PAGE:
New Music Now (at www.newmusicnow.org) offers an impressive look at today’s music for orchestra. The site features samples to listen to, background on each piece, composer biographies, information on how to purchase recordings, and interviews with performers. New works are added to the catalog monthly, and the emphasis is predominantly on American music.
Another site to bookmark is Busy Musician (located at www.busymusician.com), a portal devoted to providing musicians with business information, legal advice, and networking tools for building successful careers. The on-line magazine offers an archive, and current articles, on all facets of musical performance.
Members of the American Symphony Orchestra League are now able to access a new on-line version of the League’s traditional job-announcement service. Anyone affiliated with a member orchestra may post job announcements and search a database of resumés. It’s free to members and quite easy to maneuver through. All that is required is a League number to log on. Visit www.careers.symphony.org for more information.
String Celebration in Vienna
Thomastik-Infeld, the string manufacturer based in Austria, recently celebrated its 80th anniversary. It was founded in 1919, when Dr. Franz Thomastik, a violin maker and musician, and engineer Otto Infeld met as officers of the Austrian monarchy during the World War I. The duo decided to produce strings made from material other than temperamental gut, and the resulting steel strings revolutionized the string industry. Currently Thomastik-Infeld produces more than 3,000 different strings each year—80 percent of those for bowed instruments—for sale in more than 100 countries.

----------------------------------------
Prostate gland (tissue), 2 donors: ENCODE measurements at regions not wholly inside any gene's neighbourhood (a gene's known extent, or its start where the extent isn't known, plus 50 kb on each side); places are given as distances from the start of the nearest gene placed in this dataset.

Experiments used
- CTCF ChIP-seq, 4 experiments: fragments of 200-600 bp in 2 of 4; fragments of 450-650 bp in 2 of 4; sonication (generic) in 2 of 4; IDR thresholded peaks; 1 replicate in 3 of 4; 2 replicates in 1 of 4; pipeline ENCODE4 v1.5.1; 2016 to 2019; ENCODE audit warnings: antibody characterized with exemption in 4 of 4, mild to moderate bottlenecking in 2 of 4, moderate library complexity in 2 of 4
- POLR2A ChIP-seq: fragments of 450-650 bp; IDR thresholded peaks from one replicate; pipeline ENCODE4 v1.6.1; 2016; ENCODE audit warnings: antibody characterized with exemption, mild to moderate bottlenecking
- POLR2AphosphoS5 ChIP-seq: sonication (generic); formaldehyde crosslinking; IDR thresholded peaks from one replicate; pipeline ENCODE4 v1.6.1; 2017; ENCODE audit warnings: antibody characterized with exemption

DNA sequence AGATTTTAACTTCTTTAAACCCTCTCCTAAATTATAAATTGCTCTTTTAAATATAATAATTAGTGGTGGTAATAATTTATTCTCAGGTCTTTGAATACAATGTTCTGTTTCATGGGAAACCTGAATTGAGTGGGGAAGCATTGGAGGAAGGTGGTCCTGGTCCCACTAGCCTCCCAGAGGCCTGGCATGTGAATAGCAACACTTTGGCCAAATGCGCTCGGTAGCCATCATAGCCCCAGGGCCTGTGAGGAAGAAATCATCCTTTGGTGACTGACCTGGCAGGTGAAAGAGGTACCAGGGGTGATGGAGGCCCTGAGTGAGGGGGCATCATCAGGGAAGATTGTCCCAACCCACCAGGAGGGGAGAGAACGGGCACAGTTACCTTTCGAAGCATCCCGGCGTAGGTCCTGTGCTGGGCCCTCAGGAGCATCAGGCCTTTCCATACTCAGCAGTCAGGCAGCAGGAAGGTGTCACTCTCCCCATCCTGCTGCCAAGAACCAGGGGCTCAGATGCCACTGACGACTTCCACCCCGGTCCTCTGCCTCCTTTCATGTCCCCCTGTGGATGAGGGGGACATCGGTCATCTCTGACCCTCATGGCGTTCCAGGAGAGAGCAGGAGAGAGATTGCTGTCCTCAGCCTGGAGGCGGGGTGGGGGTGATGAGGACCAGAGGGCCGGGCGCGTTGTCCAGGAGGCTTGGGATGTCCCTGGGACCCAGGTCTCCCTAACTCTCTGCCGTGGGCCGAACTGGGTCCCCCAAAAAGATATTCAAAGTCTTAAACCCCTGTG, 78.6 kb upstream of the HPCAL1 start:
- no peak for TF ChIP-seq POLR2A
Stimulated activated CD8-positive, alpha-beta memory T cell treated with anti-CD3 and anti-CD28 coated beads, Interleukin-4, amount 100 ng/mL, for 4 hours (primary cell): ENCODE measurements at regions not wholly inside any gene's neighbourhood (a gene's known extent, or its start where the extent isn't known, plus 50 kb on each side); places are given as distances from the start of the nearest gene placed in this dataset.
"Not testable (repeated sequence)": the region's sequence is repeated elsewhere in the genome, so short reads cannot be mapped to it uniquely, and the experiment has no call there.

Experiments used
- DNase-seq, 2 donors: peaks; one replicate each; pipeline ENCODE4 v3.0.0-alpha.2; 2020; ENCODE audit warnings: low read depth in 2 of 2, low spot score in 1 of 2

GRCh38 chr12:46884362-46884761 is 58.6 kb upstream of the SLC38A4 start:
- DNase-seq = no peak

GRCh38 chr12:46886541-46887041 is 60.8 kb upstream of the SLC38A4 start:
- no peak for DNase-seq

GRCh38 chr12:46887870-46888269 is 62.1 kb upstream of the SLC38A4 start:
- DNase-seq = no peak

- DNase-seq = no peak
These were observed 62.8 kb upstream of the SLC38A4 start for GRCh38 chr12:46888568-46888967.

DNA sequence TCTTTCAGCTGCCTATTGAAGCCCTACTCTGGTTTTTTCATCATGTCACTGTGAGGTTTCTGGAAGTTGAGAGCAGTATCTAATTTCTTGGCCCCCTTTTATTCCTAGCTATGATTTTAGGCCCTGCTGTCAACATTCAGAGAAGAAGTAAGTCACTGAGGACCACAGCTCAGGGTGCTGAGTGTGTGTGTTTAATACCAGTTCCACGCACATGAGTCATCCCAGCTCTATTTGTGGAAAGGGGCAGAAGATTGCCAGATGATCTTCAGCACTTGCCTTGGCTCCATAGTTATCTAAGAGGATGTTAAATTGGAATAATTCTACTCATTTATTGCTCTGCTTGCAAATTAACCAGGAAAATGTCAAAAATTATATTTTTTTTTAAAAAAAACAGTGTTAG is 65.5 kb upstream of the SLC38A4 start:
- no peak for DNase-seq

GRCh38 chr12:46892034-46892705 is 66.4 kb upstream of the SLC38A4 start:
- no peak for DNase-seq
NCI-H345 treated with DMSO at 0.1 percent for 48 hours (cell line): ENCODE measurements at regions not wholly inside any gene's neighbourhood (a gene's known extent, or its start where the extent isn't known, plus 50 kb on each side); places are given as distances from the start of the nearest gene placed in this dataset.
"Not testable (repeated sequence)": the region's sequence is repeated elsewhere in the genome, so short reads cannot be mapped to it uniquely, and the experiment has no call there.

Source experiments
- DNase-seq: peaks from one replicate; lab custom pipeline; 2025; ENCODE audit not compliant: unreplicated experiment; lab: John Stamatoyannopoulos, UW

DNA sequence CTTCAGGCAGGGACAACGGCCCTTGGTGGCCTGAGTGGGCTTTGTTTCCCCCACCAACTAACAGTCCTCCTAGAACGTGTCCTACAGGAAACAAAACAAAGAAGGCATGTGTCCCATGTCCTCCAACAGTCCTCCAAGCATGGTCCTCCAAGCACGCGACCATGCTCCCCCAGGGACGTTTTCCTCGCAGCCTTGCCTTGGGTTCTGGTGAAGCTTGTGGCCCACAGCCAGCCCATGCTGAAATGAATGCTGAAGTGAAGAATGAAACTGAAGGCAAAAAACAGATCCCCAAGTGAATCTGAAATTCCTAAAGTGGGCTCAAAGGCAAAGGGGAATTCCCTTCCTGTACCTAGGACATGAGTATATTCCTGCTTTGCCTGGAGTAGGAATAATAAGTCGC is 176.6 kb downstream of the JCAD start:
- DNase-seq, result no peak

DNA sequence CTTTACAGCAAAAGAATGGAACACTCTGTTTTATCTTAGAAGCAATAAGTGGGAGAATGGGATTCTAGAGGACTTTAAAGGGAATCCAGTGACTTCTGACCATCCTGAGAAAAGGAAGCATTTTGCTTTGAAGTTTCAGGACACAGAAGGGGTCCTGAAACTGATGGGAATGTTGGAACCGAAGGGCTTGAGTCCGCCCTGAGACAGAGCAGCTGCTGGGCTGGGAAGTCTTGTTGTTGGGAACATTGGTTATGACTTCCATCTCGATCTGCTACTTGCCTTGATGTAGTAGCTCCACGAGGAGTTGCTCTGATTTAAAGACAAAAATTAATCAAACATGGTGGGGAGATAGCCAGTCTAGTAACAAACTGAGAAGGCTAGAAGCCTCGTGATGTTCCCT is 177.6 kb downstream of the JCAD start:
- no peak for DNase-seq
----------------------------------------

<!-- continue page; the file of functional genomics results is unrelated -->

To celebrate the anniversary, company president Peter Infeld hosted a number of distributors, musicians, violin makers, journalists, friends, and colleagues at the Vienna Opera. The 120 guests were served a delicious lunch in the Opera foyer, after which a short concert was given by the Küchl String Quartet playing Haydn.
The next morning visitors were taken on a tour of the string factory, guided by research engineer Helmut Frank. Frank explained that even with the aid of special electronic machinery recently designed to help in the making of the strings, all the finishing operations have to be done by hand. And generally, each worker can produce close to 260 strings a day. An impressive performance.
VSA Convenes and Competes
This November, the Violin Society of America will head to Fort Mitchell, Kentucky (adjacent to Cincinnati, Ohio) to host its 14th Competition for makers of violins, violas, cellos, basses, and their bows. Recognized as one of the major events of its kind in the wold, the competition is held biennially and receives entries from around the globe. Instruments and bows submitted to the competition must have been completed before the November 1999 cutoff date. Contestants must also be members of the VSA. Visit www.vsa.to for contest rules and registration information, or call (845) 452-7557.